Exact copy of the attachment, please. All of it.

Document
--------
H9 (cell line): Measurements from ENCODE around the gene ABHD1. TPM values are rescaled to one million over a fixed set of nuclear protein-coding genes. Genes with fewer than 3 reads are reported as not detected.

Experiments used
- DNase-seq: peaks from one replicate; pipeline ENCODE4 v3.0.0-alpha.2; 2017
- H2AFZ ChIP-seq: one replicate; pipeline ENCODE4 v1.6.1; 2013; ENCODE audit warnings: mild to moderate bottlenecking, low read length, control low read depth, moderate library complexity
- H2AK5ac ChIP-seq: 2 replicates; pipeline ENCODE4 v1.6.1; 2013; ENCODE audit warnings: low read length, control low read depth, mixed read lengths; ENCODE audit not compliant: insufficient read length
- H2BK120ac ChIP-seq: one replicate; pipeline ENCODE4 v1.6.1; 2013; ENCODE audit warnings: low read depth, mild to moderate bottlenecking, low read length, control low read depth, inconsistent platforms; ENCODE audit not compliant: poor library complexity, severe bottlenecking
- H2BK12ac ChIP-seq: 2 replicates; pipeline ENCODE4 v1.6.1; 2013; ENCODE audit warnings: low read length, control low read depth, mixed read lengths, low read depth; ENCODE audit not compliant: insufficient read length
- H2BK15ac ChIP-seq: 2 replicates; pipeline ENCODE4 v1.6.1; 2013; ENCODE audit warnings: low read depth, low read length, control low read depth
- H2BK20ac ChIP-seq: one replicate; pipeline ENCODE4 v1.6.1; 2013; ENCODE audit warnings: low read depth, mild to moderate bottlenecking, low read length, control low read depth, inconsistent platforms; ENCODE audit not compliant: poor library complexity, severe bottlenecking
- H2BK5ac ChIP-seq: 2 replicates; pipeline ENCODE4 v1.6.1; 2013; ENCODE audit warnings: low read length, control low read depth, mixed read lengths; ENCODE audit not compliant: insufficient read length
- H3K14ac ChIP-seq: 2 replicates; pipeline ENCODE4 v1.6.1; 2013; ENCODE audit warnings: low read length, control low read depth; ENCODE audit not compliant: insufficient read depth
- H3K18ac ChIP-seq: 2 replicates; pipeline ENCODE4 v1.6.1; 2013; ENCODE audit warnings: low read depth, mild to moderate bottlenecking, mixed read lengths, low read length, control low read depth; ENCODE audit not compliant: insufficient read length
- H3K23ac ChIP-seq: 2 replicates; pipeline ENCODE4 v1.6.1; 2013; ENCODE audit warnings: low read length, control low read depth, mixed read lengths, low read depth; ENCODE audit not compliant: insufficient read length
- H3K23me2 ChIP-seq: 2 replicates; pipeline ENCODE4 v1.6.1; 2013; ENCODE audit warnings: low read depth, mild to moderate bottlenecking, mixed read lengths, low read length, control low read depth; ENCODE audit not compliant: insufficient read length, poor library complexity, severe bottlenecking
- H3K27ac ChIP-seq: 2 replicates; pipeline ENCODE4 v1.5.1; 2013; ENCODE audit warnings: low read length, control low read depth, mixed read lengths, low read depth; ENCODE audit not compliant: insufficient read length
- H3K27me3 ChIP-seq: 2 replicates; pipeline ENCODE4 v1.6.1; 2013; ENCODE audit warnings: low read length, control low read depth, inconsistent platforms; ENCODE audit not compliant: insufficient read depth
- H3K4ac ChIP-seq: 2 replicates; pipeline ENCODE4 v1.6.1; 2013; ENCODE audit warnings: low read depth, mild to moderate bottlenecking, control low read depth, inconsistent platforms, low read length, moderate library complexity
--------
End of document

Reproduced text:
H9 (cell line): Measurements from ENCODE around the gene ABHD1. TPM values are rescaled to one million over a fixed set of nuclear protein-coding genes. Genes with fewer than 3 reads are reported as not detected.

Experiments used
- DNase-seq: peaks from one replicate; pipeline ENCODE4 v3.0.0-alpha.2; 2017
- H2AFZ ChIP-seq: one replicate; pipeline ENCODE4 v1.6.1; 2013; ENCODE audit warnings: mild to moderate bottlenecking, low read length, control low read depth, moderate library complexity
- H2AK5ac ChIP-seq: 2 replicates; pipeline ENCODE4 v1.6.1; 2013; ENCODE audit warnings: low read length, control low read depth, mixed read lengths; ENCODE audit not compliant: insufficient read length
- H2BK120ac ChIP-seq: one replicate; pipeline ENCODE4 v1.6.1; 2013; ENCODE audit warnings: low read depth, mild to moderate bottlenecking, low read length, control low read depth, inconsistent platforms; ENCODE audit not compliant: poor library complexity, severe bottlenecking
- H2BK12ac ChIP-seq: 2 replicates; pipeline ENCODE4 v1.6.1; 2013; ENCODE audit warnings: low read length, control low read depth, mixed read lengths, low read depth; ENCODE audit not compliant: insufficient read length
- H2BK15ac ChIP-seq: 2 replicates; pipeline ENCODE4 v1.6.1; 2013; ENCODE audit warnings: low read depth, low read length, control low read depth
- H2BK20ac ChIP-seq: one replicate; pipeline ENCODE4 v1.6.1; 2013; ENCODE audit warnings: low read depth, mild to moderate bottlenecking, low read length, control low read depth, inconsistent platforms; ENCODE audit not compliant: poor library complexity, severe bottlenecking
- H2BK5ac ChIP-seq: 2 replicates; pipeline ENCODE4 v1.6.1; 2013; ENCODE audit warnings: low read length, control low read depth, mixed read lengths; ENCODE audit not compliant: insufficient read length
- H3K14ac ChIP-seq: 2 replicates; pipeline ENCODE4 v1.6.1; 2013; ENCODE audit warnings: low read length, control low read depth; ENCODE audit not compliant: insufficient read depth
- H3K18ac ChIP-seq: 2 replicates; pipeline ENCODE4 v1.6.1; 2013; ENCODE audit warnings: low read depth, mild to moderate bottlenecking, mixed read lengths, low read length, control low read depth; ENCODE audit not compliant: insufficient read length
- H3K23ac ChIP-seq: 2 replicates; pipeline ENCODE4 v1.6.1; 2013; ENCODE audit warnings: low read length, control low read depth, mixed read lengths, low read depth; ENCODE audit not compliant: insufficient read length
- H3K23me2 ChIP-seq: 2 replicates; pipeline ENCODE4 v1.6.1; 2013; ENCODE audit warnings: low read depth, mild to moderate bottlenecking, mixed read lengths, low read length, control low read depth; ENCODE audit not compliant: insufficient read length, poor library complexity, severe bottlenecking
- H3K27ac ChIP-seq: 2 replicates; pipeline ENCODE4 v1.5.1; 2013; ENCODE audit warnings: low read length, control low read depth, mixed read lengths, low read depth; ENCODE audit not compliant: insufficient read length
- H3K27me3 ChIP-seq: 2 replicates; pipeline ENCODE4 v1.6.1; 2013; ENCODE audit warnings: low read length, control low read depth, inconsistent platforms; ENCODE audit not compliant: insufficient read depth
- H3K4ac ChIP-seq: 2 replicates; pipeline ENCODE4 v1.6.1; 2013; ENCODE audit warnings: low read depth, mild to moderate bottlenecking, control low read depth, inconsistent platforms, low read length, moderate library complexity